The arrival of Levintova, an investigative reporter working for a national magazine, intrigued ConvergenceRI, because Rhode Island seemed to be fertile ground to explore the way that private equity investors had been reshaping the state’s economy – an under-reported story. For instance, how much of the current real estate boom in Rhode Island was being financed by private equity investments?

ConvergenceRI recently talked with Levintova about her reporting in the Mother Jones edition on private equity, meeting her for coffee at the L’Artisan Café in Wayland Square.

ConvergenceRI was curious to learn about Leinvtova’s strategic approach in reporting on private equity – and what kinds of research were required to uncover the details, given how opaque the details of private equity financing can appear.

What many folks didn’t realize, Levintova said, was the huge size of private equity investment in the U.S.

“In 2020, private equity funds managed $7.3 trillion in assets, which is roughly the value of Amazon, Apple, Microsoft and Tesla combined,” Levintova told ConvergenceRI.

Private equity investments, she continued, “had generated about 6.5 percent of U.S. GDP [gross domestic product] in 2021, which is up from 5 percent of GDP in 2020”— a 30 percent leap.

Here is the ConvergenceRI interview with Hannah Levintova, investigative reporter, who is discovering how Rhode Island could serve as fertile ground for her reporting skills.

ConvergenceRI: What is it that people need to understand about private equity?
LEVINTOVA: I think the first thing to learn about private equity is the extent of its investment in our lives – and the ways in which that growing investment has a real-life impact, and what that looks like.

I think the reason that the Mother Jones package generated a lot of interest is because a lot of people have heard the term, private equity, but they don’t’ necessarily know what it means, or how private equity really works, and where it falls within the financial infrastructure, and who invests in it – things like that.

The first thing people need to understand is how private equity works. Which is something you provably know, but a lot of readers maybe don’t.

Private equity pools money from really big investors, such as pension funds. Those are typically the biggest investors in private equity funds, [along with] university endowments and sovereign wealth funds.

So, for example, in one of the stories that I wrote for the [Mother Jones] package, a sovereign wealth fund in Texas that funds the public school system there was investing in real estate in New York City.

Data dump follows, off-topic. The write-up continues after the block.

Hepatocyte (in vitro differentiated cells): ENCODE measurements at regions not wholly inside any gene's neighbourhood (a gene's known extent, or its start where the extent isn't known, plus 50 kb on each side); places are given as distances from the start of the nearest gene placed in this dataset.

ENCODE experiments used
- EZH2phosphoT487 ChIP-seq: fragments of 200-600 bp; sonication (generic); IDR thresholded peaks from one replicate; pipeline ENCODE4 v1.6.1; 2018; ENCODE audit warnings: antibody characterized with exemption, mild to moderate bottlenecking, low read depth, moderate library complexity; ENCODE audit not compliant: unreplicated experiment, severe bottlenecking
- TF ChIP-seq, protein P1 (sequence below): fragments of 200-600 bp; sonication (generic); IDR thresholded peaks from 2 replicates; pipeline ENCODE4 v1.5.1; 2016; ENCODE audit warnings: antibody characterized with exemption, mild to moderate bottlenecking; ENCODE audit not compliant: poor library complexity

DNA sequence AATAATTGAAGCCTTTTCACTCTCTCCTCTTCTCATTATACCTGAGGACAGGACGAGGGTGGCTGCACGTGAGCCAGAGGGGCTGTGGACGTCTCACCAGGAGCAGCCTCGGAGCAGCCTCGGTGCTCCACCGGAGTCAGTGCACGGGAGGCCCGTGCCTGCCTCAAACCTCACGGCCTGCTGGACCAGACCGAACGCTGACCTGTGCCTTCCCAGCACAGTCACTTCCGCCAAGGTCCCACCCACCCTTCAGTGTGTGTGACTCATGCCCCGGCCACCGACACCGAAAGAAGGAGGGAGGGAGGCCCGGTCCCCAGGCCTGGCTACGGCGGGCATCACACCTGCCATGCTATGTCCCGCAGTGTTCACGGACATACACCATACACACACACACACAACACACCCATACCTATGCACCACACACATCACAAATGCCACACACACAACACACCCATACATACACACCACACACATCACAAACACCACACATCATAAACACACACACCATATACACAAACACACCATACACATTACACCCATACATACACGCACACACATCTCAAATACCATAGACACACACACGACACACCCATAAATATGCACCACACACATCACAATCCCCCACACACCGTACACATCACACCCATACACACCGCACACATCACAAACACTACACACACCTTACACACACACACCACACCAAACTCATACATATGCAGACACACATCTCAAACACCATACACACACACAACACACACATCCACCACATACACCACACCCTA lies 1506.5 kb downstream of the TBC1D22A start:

These big investors are very wealthy individuals, but they hand their money over to private equity funds, and the private equity funds charge them pretty high fees to invest their money, with the promise that “we’re going to get you better returns, we’re going to get you better gains” than you would get by investing as a normal person.

So, then, the question becomes: How are they going to get those better gains?

And, they do it by restructuring the assets that they buy to extract maximum profit, as quickly as possible.

So, if they are buying a piece of real estate, it might be by kicking out market-rate tenants, quickly flipping the units, and marketing them as luxury rentals at double and triple the rent, as quickly as possible.

If you are buying a company, it might be essentially stripping that company for parts.

So, [the goal is] lowering costs as quickly as possible, as much as possible, to extract maximum profit, quickly. By laying people off, pushing down benefits, busting the union, and hiring cheaper personnel.

You were talking about health care [a discussion about a Kaiser Health News story, “Buy and Bust: When Private Equity Comes for Rural Hospitals, by Sara Jane Tribble,” in which Tribble wrote: "Financially distressed rural hospitals … are targets, putting vulnerable communities at the mercy of firms whose North Star is profit, not patient health.”]

That happens often in private equity investments in health care. So, instead of hiring a hundred RNs, a hundred nurses, we going to hire half that number…

ConvergenceRI: …What happens is that the focus becomes on making a profit.